Some Did Rest by Niki Smith
“In the aftermath, the government declared that parents who had lost their only child would receive free treatment to reverse vasectomies and tubal ligations conducted by family planning authorities.”
Born under a strict one-child policy, a generation of children grow up in the shadow of siblings they never knew, and with whom they can never hope to compete.
This comic was originally inspired by the thousands of students killed in the 2008 Sichuan earthquake. China’s “one child policy” is most well known, but more than a few countries have imposed population control and compulsory sterilization on their citizens. Some Did Rest explores the lasting impact of a natural disaster in such a society.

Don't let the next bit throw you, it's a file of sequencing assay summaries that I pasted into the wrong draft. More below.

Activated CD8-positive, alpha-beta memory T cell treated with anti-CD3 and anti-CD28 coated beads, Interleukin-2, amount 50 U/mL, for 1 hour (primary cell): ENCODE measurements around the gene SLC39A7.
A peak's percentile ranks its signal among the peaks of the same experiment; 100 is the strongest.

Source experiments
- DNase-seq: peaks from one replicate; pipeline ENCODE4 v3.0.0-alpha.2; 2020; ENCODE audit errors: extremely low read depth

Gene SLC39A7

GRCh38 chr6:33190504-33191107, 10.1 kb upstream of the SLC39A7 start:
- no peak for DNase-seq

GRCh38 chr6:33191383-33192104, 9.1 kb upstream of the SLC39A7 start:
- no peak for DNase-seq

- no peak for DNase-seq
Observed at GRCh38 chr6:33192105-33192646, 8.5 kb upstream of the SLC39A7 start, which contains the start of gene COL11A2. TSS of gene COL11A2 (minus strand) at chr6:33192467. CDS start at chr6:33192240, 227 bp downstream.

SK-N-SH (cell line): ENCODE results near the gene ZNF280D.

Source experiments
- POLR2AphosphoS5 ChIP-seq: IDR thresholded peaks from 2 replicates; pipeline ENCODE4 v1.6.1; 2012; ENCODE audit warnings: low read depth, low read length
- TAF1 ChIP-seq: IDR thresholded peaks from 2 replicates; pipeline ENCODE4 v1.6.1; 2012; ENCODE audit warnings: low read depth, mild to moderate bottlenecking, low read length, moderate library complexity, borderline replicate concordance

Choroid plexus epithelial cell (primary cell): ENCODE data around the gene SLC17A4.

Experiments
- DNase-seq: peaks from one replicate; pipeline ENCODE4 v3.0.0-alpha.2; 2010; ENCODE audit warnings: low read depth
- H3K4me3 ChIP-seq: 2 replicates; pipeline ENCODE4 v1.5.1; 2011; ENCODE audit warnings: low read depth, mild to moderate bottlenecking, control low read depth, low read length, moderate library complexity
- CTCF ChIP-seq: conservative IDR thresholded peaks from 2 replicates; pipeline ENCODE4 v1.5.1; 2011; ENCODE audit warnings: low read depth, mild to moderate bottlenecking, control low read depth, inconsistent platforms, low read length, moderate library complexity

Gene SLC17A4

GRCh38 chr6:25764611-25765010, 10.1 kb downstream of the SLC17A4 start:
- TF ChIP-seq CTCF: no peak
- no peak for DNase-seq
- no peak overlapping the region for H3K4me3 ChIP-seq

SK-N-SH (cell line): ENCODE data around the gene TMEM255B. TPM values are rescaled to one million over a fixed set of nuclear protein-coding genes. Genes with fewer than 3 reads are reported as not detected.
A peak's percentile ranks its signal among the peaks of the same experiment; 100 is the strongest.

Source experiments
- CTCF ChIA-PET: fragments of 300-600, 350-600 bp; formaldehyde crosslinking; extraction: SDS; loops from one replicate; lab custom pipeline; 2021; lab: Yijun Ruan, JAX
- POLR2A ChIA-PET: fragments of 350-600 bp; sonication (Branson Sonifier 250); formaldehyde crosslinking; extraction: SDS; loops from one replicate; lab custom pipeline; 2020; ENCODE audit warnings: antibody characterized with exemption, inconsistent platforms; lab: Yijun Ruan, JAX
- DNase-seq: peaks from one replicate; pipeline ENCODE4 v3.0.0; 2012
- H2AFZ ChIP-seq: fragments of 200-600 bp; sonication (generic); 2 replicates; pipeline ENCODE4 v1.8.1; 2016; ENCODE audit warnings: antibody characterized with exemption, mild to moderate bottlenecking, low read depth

SOME DID REST updates every Monday.
Moon Cakes by Suzanne Walker and Wendy Xu
Long-lost childhood crushes Nova Huang and Tam Lang have reunited for the first time in ten years. They have a lot more to deal with this time than just being the only two Asian kids in school (who also happen to both have magical abilities). The comic focuses on their relationship as they struggle through bills, family, and weird horse demons in ways that only a witch and a werewolf can.